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Aims. The BL Lac object RGB J0152+017 (z = 0.080) was predicted to be a very high-energy (VHE; > 100 GeV) γ-ray source, due to its high X-ray and radio fluxes. Our aim is to understand the radiative processes by investigating the observed emission and its production mechanism using the High Energy Stereoscopic System (H.E.S.S.) experiment. Methods. We(More)
In the past few decades, several models have predicted an energy dependence of the speed of light in the context of quantum gravity. For cosmological sources such as active galaxies, this minuscule effect can add up to measurable photon-energy dependent time lags. In this Letter a search for such time lags during the High Energy Stereoscopic System(More)
Rotation as a source of asymmetry in the double-peak lightcurves of the bright EGRET pulsars Abstract. We investigate the role of rotational effects in inducing asymmetry present above ∼ 5 GeV in the double-peak lightcurves of the bright EGRET pul-sars: Vela, Crab, and Geminga. According to Thompson (2001), the trailing peak dominates over the leading peak(More)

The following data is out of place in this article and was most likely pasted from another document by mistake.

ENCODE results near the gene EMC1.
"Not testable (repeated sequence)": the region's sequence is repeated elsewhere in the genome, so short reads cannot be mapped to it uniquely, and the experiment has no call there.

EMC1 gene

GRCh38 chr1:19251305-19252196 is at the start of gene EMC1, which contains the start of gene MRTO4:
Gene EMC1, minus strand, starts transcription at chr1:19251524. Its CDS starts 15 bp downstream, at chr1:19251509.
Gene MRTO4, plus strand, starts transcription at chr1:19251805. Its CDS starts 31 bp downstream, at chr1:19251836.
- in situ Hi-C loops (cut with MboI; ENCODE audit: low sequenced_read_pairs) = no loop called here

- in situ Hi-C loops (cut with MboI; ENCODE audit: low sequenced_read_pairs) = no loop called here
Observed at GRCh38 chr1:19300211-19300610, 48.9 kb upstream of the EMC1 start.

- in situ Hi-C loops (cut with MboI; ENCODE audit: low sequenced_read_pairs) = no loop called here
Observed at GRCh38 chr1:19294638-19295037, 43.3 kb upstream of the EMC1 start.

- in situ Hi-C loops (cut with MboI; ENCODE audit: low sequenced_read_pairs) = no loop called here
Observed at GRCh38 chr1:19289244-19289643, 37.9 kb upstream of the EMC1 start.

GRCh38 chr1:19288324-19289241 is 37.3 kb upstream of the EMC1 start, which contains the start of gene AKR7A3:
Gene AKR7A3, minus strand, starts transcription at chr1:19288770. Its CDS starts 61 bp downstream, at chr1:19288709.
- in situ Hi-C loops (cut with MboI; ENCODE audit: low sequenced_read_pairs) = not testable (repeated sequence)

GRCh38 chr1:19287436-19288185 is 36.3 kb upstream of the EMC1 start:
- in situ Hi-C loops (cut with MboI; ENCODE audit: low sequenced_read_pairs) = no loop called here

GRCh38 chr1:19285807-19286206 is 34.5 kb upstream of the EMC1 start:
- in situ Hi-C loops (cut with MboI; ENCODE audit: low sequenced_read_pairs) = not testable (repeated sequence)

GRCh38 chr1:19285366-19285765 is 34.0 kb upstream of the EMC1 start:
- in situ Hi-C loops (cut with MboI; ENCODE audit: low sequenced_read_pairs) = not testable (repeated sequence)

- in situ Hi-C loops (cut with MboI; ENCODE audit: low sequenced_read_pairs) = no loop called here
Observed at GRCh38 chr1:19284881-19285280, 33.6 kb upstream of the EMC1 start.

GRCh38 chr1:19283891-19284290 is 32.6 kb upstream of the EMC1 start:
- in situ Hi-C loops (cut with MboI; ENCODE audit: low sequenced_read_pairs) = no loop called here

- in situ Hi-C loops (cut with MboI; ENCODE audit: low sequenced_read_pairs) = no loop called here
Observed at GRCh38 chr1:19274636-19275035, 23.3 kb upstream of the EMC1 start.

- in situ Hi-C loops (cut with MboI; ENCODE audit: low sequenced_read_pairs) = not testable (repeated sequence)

The accretion of matter onto a massive black hole is believed to feed the relativistic plasma jets found in many active galactic nuclei (AGN). Although some AGN accelerate particles to energies exceeding 10(12) electron volts and are bright sources of very-high-energy (VHE) gamma-ray emission, it is not yet known where the VHE emission originates. Here we(More)
Starburst galaxies exhibit in their central regions a highly increased rate of supernovae, the remnants of which are thought to accelerate energetic cosmic rays up to energies of approximately 10(15) electron volts. We report the detection of gamma rays--tracers of such cosmic rays--from the starburst galaxy NGC 253 using the High Energy Stereoscopic System(More)
The giant radio galaxy M 87 with its proximity (16 Mpc), famous jet, and very massive black hole ((3 − 6) × 10 9 M) provides a unique opportunity to investigate the origin of very high energy (VHE; E>100 GeV) γ-ray emission generated in relativistic outflows and the surroundings of super-massive black holes. M 87 has been established as a VHE γ-ray emitter(More)
With the successful launch of the Swift Gamma-ray Burst Explorer, a rich trove of early X-ray afterglow data has been collected by its on-board X-Ray Telescope (XRT). Some interesting features are emerging, including a distinct rapidly decaying component preceding the conventional afterglow component in many sources, a shallow decay component before the(More)